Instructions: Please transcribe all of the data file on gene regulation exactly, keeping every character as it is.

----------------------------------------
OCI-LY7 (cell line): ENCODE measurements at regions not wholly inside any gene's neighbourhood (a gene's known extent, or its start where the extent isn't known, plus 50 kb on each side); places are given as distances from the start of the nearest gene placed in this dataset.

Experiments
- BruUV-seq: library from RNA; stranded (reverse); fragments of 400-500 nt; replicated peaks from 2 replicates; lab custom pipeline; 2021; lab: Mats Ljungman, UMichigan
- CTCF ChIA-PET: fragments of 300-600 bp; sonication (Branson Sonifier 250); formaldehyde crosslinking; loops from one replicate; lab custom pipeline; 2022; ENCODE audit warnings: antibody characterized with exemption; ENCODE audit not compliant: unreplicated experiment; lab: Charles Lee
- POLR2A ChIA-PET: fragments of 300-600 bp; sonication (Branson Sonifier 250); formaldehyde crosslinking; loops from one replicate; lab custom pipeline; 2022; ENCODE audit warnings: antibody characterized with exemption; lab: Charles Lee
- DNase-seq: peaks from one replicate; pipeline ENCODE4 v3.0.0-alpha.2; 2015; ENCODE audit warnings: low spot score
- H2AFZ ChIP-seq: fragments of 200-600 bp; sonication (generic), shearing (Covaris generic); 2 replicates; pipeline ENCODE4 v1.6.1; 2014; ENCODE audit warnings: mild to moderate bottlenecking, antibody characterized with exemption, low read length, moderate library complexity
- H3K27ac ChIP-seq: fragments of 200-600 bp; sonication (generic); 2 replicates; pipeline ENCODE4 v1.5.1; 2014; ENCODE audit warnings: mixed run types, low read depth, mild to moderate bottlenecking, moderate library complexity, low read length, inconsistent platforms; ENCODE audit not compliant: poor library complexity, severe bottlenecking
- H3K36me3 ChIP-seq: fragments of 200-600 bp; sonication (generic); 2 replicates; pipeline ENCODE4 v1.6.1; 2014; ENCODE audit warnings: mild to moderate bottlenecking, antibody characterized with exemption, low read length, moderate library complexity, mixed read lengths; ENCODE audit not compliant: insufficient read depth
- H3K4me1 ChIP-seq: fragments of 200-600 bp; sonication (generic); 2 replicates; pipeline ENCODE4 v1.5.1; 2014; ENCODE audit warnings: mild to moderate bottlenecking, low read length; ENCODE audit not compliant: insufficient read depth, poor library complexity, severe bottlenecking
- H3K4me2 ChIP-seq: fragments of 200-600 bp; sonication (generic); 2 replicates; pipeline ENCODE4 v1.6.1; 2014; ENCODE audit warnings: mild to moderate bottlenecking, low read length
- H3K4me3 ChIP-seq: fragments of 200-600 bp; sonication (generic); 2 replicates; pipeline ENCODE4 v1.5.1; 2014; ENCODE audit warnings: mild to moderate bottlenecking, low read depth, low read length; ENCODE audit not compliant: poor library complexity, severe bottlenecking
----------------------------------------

OCI-LY7 (cell line): ENCODE measurements at regions not wholly inside any gene's neighbourhood (a gene's known extent, or its start where the extent isn't known, plus 50 kb on each side); places are given as distances from the start of the nearest gene placed in this dataset.

Experiments
- BruUV-seq: library from RNA; stranded (reverse); fragments of 400-500 nt; replicated peaks from 2 replicates; lab custom pipeline; 2021; lab: Mats Ljungman, UMichigan
- CTCF ChIA-PET: fragments of 300-600 bp; sonication (Branson Sonifier 250); formaldehyde crosslinking; loops from one replicate; lab custom pipeline; 2022; ENCODE audit warnings: antibody characterized with exemption; ENCODE audit not compliant: unreplicated experiment; lab: Charles Lee
- POLR2A ChIA-PET: fragments of 300-600 bp; sonication (Branson Sonifier 250); formaldehyde crosslinking; loops from one replicate; lab custom pipeline; 2022; ENCODE audit warnings: antibody characterized with exemption; lab: Charles Lee
- DNase-seq: peaks from one replicate; pipeline ENCODE4 v3.0.0-alpha.2; 2015; ENCODE audit warnings: low spot score
- H2AFZ ChIP-seq: fragments of 200-600 bp; sonication (generic), shearing (Covaris generic); 2 replicates; pipeline ENCODE4 v1.6.1; 2014; ENCODE audit warnings: mild to moderate bottlenecking, antibody characterized with exemption, low read length, moderate library complexity
- H3K27ac ChIP-seq: fragments of 200-600 bp; sonication (generic); 2 replicates; pipeline ENCODE4 v1.5.1; 2014; ENCODE audit warnings: mixed run types, low read depth, mild to moderate bottlenecking, moderate library complexity, low read length, inconsistent platforms; ENCODE audit not compliant: poor library complexity, severe bottlenecking
- H3K36me3 ChIP-seq: fragments of 200-600 bp; sonication (generic); 2 replicates; pipeline ENCODE4 v1.6.1; 2014; ENCODE audit warnings: mild to moderate bottlenecking, antibody characterized with exemption, low read length, moderate library complexity, mixed read lengths; ENCODE audit not compliant: insufficient read depth
- H3K4me1 ChIP-seq: fragments of 200-600 bp; sonication (generic); 2 replicates; pipeline ENCODE4 v1.5.1; 2014; ENCODE audit warnings: mild to moderate bottlenecking, low read length; ENCODE audit not compliant: insufficient read depth, poor library complexity, severe bottlenecking
- H3K4me2 ChIP-seq: fragments of 200-600 bp; sonication (generic); 2 replicates; pipeline ENCODE4 v1.6.1; 2014; ENCODE audit warnings: mild to moderate bottlenecking, low read length
- H3K4me3 ChIP-seq: fragments of 200-600 bp; sonication (generic); 2 replicates; pipeline ENCODE4 v1.5.1; 2014; ENCODE audit warnings: mild to moderate bottlenecking, low read depth, low read length; ENCODE audit not compliant: poor library complexity, severe bottlenecking